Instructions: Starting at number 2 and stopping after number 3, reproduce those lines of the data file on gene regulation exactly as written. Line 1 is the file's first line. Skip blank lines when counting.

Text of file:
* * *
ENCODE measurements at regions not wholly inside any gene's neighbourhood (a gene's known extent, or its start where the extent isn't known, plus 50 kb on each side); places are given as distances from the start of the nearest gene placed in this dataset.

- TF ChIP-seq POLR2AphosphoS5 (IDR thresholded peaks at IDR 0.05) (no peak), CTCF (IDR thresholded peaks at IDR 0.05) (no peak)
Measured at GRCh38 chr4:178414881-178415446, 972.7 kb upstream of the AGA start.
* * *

- TF ChIP-seq POLR2AphosphoS5 (IDR thresholded peaks at IDR 0.05) (no peak), CTCF (IDR thresholded peaks at IDR 0.05) (no peak)
Measured at GRCh38 chr4:178414881-178415446, 972.7 kb upstream of the AGA start.